Why?

Because when you write for everybody, you're not only catering to no one, but your content won't appeal to anyone either — and that's the last thing you want.

So, what are you supposed to do? Well, did you use to have an imaginary friend as a kid?

Probably, right? And they were someone you could talk to no matter what the situation was, right?

Newsflash: just because you've grown up, doesn't mean your imaginary friend disappeared.

As a blogger, that imaginary friend is your avatar. It's your ideal reader. The person who asks all the questions that they, and every other reader, wants to know.

If you don't know who your avatar is, then I suggest you follow this awesome step-by-step by Regina.

8. “Building A List Isn't That Important In The Early Stages”

Can you get away with not building an email list early on?

Sure.

But why would you want to?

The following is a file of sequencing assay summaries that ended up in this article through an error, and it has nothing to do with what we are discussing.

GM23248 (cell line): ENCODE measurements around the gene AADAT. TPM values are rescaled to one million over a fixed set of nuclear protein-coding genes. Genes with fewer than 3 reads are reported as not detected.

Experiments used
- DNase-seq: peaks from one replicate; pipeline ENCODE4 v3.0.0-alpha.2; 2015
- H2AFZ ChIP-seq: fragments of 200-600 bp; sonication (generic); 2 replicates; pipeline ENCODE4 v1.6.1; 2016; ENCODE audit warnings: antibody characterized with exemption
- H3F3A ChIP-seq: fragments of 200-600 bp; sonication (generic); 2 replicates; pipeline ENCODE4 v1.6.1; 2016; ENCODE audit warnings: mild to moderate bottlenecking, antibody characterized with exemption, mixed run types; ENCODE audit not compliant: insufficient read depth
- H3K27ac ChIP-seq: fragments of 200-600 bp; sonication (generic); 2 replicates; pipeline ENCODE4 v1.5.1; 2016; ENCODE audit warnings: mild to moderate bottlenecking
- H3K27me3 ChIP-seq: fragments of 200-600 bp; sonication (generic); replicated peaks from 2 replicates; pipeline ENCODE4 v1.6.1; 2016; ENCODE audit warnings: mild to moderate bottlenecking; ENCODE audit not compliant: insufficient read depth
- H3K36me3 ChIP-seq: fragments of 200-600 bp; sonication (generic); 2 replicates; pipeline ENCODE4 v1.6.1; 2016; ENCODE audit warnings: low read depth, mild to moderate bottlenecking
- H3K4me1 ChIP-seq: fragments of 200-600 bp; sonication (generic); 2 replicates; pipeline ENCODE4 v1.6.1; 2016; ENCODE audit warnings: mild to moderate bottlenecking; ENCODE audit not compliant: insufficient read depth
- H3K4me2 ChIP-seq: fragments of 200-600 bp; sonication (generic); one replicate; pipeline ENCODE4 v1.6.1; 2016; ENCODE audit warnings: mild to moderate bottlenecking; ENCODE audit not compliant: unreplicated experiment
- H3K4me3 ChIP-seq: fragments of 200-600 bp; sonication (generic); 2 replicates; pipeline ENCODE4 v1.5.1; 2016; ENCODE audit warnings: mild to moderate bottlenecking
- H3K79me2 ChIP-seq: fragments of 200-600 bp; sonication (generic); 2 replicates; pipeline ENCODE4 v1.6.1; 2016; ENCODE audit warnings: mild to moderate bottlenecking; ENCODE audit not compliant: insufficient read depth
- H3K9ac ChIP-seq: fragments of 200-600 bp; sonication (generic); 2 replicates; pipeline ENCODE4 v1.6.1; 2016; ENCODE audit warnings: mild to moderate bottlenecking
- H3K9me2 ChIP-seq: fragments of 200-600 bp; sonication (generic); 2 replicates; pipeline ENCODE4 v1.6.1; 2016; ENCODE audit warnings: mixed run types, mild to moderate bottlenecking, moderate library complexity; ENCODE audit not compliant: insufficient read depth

Let's say you decided to follow through with this foolish advice, okay? You'll eventually come to the conclusion that having a list is valuable. That you need to start one. And you'll probably regret every day that you didn't have one — because you'll realize that you should have started building a list sooner.

Don't believe me?

Here's what Adam Connell had to say about it:

It's incredibly valuable. Building a list isn't just important, it'srisk
essential.

Not just as a way to sell more products but also as a way to promote your content more effectively.

An email list gives you a direct route to the inbox of your readers. It's personal and it's immediate.

Better yet, it's more reliable than any other promotional channel. Facebook can drop organic reach as much as they like but you'll still have your email list.